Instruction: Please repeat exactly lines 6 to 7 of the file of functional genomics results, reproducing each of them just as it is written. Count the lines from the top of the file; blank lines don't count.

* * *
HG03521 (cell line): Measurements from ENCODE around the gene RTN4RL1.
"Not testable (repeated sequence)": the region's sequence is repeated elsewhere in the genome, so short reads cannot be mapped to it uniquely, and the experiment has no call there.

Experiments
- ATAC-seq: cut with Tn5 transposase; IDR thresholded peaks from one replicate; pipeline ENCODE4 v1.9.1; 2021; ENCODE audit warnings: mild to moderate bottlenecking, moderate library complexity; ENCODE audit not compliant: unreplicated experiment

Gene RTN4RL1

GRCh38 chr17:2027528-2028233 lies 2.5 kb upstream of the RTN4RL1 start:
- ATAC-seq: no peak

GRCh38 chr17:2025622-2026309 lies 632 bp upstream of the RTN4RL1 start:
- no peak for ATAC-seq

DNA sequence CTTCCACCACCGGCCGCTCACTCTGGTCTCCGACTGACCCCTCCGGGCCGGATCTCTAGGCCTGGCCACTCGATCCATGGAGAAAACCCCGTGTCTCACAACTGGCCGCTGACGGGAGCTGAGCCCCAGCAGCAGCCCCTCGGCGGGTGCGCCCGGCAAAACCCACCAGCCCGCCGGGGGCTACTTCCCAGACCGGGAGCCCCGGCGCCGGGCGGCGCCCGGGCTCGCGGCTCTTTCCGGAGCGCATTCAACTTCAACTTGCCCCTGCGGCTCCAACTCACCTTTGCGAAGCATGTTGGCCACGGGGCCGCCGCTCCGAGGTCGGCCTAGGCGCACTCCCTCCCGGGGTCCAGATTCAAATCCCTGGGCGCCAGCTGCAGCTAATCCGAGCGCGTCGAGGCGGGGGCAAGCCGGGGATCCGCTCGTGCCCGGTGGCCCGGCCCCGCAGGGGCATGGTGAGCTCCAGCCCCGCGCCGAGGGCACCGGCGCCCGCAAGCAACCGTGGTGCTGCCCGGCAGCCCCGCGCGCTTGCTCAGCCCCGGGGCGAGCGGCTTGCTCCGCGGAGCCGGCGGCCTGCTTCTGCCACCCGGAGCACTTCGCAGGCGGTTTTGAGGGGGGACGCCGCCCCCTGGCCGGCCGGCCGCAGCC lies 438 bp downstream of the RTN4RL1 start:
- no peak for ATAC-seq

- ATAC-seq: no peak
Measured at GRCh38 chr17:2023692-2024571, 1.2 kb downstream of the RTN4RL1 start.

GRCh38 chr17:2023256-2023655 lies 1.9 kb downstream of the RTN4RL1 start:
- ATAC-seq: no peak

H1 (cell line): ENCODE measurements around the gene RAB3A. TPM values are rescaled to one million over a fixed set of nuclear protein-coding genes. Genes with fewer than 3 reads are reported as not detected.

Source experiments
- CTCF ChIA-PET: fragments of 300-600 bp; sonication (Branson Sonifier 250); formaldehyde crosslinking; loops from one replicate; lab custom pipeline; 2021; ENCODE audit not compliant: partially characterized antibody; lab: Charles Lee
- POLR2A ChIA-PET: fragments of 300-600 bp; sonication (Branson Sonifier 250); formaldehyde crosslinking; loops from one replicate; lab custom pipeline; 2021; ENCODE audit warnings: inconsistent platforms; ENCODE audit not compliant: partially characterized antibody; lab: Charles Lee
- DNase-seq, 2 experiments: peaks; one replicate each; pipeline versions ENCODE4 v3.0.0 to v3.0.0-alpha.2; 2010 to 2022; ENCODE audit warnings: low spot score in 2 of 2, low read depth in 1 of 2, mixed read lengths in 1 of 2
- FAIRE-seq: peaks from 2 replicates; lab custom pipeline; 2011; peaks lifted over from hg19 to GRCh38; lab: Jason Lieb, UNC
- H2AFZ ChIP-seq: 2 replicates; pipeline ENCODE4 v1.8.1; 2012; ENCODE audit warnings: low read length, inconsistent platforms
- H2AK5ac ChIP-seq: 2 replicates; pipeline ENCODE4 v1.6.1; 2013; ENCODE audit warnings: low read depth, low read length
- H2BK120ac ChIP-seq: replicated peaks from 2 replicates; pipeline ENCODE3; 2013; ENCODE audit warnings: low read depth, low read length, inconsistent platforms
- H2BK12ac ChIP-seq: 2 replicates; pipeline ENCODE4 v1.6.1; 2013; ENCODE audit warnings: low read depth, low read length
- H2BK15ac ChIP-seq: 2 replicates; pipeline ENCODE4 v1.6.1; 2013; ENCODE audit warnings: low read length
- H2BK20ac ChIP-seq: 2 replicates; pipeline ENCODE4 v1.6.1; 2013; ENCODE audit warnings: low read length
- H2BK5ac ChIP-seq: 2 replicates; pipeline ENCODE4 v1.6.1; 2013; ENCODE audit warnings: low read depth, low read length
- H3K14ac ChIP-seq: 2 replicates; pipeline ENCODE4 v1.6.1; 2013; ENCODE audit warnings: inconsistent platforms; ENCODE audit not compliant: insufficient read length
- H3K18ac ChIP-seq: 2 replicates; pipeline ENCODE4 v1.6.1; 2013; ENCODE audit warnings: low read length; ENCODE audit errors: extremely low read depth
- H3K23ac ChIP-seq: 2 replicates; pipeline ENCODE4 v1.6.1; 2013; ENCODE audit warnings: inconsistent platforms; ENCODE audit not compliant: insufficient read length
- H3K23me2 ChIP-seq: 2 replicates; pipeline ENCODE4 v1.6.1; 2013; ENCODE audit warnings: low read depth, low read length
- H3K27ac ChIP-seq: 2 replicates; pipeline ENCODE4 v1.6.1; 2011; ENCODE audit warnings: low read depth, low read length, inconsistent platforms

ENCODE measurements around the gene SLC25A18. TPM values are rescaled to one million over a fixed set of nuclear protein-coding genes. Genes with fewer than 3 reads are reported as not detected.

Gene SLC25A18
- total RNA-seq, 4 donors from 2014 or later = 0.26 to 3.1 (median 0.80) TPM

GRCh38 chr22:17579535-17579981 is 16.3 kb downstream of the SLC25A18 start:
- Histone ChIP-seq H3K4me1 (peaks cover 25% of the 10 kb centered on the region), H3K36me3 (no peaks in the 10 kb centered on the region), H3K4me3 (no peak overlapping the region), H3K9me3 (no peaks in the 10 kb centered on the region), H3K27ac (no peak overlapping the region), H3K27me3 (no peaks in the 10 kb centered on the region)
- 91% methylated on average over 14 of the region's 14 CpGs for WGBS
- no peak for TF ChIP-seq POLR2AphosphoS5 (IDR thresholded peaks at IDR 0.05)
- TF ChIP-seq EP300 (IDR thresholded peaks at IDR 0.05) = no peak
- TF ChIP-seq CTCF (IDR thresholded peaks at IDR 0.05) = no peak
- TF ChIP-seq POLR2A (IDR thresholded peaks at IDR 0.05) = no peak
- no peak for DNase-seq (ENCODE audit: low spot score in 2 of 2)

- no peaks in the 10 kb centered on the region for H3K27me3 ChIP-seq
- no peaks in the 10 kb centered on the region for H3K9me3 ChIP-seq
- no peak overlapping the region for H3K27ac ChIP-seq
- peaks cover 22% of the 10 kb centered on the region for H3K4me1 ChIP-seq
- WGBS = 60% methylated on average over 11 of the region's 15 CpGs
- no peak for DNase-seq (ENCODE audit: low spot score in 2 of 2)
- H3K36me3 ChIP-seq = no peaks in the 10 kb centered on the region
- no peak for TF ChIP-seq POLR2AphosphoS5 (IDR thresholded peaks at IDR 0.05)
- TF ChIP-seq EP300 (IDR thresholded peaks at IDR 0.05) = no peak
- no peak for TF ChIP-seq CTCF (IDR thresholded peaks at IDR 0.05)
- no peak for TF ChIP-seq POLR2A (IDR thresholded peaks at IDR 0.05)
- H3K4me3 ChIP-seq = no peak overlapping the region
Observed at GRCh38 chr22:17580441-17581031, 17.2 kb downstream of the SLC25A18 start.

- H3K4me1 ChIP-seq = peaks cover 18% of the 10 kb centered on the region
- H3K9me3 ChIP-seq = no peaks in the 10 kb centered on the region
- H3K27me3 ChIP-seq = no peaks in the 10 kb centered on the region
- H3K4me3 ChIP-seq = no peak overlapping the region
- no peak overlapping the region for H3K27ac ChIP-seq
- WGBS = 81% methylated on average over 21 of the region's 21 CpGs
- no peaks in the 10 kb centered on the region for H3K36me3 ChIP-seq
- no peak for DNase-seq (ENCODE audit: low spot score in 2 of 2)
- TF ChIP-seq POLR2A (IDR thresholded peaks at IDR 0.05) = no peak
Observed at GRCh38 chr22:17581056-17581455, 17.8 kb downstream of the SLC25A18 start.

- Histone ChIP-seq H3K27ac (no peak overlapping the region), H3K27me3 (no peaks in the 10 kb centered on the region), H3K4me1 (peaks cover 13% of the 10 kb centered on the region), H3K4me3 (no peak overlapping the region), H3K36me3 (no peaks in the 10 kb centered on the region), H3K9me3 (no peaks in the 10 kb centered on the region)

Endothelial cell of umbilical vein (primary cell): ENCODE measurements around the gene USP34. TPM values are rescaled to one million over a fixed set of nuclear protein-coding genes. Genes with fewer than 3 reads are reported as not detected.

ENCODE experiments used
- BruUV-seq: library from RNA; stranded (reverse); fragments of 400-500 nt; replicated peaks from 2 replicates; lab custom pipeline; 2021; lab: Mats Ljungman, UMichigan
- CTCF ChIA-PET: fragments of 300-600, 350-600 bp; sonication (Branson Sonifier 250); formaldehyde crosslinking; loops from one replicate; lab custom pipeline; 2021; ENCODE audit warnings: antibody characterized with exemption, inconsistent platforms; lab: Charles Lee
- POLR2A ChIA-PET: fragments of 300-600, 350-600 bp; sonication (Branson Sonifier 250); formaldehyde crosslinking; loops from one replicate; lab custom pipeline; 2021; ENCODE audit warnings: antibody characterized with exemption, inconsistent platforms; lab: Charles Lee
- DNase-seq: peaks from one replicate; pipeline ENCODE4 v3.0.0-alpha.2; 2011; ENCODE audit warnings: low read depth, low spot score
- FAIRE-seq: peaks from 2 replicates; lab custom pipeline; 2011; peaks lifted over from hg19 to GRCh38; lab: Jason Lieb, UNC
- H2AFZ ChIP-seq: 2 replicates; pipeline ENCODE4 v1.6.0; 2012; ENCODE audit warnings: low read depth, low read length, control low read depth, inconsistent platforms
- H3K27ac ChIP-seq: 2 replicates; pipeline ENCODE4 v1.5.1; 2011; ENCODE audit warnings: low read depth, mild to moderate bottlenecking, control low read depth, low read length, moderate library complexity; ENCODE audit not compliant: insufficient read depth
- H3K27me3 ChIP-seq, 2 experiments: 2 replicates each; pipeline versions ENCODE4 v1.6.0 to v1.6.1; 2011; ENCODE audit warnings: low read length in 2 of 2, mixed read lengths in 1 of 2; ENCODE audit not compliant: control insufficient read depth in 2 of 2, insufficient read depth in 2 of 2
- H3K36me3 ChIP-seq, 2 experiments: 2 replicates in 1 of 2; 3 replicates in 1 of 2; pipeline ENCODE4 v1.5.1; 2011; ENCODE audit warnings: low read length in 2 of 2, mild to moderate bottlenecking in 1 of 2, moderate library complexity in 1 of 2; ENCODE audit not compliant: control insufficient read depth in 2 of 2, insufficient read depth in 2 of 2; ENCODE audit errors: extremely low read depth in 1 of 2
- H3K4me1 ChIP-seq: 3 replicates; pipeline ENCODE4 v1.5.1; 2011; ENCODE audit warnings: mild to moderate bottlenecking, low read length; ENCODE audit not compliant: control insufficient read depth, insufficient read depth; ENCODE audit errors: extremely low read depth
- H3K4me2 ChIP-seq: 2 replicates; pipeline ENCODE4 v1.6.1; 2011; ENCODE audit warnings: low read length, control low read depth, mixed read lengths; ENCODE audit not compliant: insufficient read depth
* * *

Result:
GRCh38 chr17:2027528-2028233 lies 2.5 kb upstream of the RTN4RL1 start:
- ATAC-seq: no peak